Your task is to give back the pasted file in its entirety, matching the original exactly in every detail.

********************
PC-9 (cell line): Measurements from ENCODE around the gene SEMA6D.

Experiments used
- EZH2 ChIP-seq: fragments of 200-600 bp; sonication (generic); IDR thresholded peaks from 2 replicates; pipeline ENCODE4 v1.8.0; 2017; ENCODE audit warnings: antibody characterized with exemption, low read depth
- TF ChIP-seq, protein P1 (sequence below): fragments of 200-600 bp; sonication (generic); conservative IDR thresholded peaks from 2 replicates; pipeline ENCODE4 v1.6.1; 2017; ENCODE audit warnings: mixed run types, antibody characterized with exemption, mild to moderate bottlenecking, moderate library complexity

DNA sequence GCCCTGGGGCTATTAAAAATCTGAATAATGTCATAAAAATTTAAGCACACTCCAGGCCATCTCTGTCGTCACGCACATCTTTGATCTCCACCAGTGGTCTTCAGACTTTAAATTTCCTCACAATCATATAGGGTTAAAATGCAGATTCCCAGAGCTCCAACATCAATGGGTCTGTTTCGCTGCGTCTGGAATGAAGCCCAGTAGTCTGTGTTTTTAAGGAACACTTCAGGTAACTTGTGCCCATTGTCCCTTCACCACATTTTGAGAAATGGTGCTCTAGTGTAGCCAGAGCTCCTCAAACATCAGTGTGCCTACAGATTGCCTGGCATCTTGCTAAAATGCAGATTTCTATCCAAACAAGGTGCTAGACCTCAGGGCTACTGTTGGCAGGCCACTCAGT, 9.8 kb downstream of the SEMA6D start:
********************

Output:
PC-9 (cell line): Measurements from ENCODE around the gene SEMA6D.

Experiments used
- EZH2 ChIP-seq: fragments of 200-600 bp; sonication (generic); IDR thresholded peaks from 2 replicates; pipeline ENCODE4 v1.8.0; 2017; ENCODE audit warnings: antibody characterized with exemption, low read depth
- TF ChIP-seq, protein P1 (sequence below): fragments of 200-600 bp; sonication (generic); conservative IDR thresholded peaks from 2 replicates; pipeline ENCODE4 v1.6.1; 2017; ENCODE audit warnings: mixed run types, antibody characterized with exemption, mild to moderate bottlenecking, moderate library complexity

DNA sequence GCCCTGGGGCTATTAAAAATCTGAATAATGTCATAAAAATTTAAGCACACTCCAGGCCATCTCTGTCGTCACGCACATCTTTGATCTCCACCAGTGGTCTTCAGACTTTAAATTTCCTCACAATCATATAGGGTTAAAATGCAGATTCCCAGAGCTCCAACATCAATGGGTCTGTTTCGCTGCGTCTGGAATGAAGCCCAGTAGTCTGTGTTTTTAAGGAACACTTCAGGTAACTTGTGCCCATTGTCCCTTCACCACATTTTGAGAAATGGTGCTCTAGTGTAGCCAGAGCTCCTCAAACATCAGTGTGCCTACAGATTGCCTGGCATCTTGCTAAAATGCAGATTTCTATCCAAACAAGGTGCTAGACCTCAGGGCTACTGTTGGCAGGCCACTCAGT, 9.8 kb downstream of the SEMA6D start: